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Josephine29's picture

Added to this was an interesting point made well below referring to the implications of the higher debt burden in the Euro area.

"But today has seen some evidence which may be a signal that they will not be divorced for too long. From Eurostat. At the end of the second quarter of 2012, the government debt to GDP ratio (in the Euro area) stood at 90.0%, compared with 88.2% at the end of the first quarter of 2012.

So if we take the fairly safe assumption that the ratio is now over 90% and rising I am reminded of the work of Carmen Reinhart and Kenneth Rogoff which told us this.

First, the relationship between government debt and real GDP growth is weak for debt/GDP ratios below a threshold of 90 percent of GDP. Above 90 percent, median growth rates fall by one percent, and average growth falls considerably more."


So there is another downwards influence for the Euro area!

Pretorian's picture

I was just checking Goldman recommendation for long EUR/CAD lol . Made almost  100 pips by shorting EUR. 

Ghordius's picture

Tobin Tax being pushed by 10 "continental" EU countries - the City of London will be livid, expect more anti-EU propaganda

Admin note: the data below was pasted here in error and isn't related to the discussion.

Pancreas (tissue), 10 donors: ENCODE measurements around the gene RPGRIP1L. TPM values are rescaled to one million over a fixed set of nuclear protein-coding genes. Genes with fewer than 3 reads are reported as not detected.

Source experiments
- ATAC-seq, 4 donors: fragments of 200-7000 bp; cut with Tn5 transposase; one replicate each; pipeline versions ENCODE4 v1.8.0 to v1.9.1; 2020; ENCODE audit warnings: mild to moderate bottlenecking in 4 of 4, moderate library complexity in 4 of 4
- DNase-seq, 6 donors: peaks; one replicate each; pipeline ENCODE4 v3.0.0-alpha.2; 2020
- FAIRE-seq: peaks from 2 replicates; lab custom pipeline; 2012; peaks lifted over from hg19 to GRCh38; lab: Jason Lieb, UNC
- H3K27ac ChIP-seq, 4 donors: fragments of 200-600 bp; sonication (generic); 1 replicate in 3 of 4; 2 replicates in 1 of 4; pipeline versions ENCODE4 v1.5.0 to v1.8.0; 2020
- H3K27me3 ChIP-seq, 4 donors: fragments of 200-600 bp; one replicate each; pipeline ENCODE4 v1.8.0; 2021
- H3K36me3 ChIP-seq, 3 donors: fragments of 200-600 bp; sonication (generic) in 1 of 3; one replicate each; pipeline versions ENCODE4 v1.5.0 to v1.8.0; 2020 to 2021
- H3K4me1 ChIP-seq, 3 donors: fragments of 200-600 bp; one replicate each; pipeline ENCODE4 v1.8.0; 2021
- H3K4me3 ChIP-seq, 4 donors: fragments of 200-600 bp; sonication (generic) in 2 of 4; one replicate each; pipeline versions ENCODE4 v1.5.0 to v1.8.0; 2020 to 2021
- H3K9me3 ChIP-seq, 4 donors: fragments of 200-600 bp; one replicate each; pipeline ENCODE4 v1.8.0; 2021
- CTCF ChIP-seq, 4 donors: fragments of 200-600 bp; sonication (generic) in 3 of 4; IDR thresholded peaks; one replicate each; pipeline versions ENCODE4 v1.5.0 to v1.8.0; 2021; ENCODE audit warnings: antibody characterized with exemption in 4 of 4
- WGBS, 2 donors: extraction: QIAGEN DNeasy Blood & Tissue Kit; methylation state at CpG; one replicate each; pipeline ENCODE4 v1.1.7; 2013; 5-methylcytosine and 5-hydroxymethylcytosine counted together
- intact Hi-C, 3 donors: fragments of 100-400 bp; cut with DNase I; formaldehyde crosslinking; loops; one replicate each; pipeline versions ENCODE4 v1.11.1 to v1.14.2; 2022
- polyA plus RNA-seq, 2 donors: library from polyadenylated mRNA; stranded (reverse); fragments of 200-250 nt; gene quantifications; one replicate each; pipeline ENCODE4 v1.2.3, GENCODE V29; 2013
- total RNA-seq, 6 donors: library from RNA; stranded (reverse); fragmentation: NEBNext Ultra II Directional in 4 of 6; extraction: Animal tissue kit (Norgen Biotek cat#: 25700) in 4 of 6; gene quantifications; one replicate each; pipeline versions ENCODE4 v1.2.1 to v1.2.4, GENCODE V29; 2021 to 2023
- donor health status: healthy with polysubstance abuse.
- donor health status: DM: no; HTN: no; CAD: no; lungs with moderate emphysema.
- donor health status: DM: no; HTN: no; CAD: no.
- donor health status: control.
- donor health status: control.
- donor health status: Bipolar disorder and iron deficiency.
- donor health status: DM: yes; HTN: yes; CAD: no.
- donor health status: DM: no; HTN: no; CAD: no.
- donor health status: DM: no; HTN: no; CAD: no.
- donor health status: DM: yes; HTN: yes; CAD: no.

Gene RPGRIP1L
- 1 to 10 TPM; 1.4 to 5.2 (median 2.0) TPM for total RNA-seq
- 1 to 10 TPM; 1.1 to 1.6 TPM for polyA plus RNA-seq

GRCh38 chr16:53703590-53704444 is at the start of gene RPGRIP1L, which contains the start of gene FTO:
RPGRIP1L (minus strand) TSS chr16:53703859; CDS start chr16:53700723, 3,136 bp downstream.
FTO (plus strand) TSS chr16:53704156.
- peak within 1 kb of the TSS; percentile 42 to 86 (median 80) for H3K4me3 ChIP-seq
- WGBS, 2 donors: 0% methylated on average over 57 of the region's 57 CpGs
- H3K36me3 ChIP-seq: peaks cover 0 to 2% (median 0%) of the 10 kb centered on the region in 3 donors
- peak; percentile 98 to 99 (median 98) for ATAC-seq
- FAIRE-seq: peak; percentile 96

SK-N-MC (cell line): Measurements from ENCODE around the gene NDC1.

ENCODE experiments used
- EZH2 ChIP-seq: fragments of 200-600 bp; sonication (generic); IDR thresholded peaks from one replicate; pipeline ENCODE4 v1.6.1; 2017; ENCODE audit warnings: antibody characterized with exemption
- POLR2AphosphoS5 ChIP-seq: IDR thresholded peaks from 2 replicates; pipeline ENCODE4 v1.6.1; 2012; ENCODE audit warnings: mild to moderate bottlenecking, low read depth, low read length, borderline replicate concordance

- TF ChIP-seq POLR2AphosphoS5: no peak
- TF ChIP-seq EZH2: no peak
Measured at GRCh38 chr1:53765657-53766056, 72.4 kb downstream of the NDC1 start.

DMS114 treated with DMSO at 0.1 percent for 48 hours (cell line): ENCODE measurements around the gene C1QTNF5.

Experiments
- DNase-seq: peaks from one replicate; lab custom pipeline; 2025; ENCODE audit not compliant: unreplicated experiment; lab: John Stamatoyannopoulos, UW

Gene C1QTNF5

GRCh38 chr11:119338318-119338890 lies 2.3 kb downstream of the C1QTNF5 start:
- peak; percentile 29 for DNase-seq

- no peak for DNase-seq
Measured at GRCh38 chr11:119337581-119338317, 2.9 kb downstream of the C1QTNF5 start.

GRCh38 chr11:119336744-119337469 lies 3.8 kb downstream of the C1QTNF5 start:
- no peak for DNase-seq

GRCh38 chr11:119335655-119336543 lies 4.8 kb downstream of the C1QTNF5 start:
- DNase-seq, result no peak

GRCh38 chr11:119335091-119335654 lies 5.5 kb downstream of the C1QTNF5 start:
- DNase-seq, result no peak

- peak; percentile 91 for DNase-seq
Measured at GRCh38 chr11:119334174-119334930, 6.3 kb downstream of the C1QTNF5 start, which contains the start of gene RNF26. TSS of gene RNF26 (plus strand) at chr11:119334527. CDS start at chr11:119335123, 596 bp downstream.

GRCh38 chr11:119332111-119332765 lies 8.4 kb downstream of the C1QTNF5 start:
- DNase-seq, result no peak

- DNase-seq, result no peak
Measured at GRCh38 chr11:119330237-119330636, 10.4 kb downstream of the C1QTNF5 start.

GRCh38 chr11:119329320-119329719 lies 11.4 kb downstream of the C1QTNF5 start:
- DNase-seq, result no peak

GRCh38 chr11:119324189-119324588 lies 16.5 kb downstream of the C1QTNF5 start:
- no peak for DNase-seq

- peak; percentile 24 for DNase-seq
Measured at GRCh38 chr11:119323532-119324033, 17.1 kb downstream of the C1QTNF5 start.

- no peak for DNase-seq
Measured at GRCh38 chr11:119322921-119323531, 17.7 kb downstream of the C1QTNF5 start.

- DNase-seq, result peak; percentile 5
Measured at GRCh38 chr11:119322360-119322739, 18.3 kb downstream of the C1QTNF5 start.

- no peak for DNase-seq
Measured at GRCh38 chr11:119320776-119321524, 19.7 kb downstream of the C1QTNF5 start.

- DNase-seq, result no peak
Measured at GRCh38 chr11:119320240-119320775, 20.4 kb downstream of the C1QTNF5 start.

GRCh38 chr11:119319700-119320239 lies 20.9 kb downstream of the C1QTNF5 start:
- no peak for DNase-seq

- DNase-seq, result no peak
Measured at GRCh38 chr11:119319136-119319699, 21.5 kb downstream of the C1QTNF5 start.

The 10 countries are France, Germany, Austria, Belgium, Greece, Italy, Portugal, Slovakia, Slovenia and Spain.


The proposal for the Financial Transaction Tax, consisting of a rate of 0.1 percent on the trading of bonds and shares and 0.01 percent for derivatives deals, was put forward by the EC in September 2011.


The FTT is arguably the "statist" solution-attempt to several issues, including High Frequency Trading.


However, the proposal failed to win unanimous support among all EU member states, due to strong opposition from some EU countries led by the United Kingdom, which accounts for more than 70 percent of the entire European finance sector and fears the tax might hurt its competitiveness.


The European Commission then decided to resort to a legal process called "enhanced cooperation," under which, when at least nine member states, or one third of the 27 EU countries, support a new legislation, these countries can go ahead first, pending approval by other EU countries and the European Parliament.


The EC will prepare a revised proposal for the tax based on the original principles it raised in September 2011 and the specific conditions set by the 10 EU countries.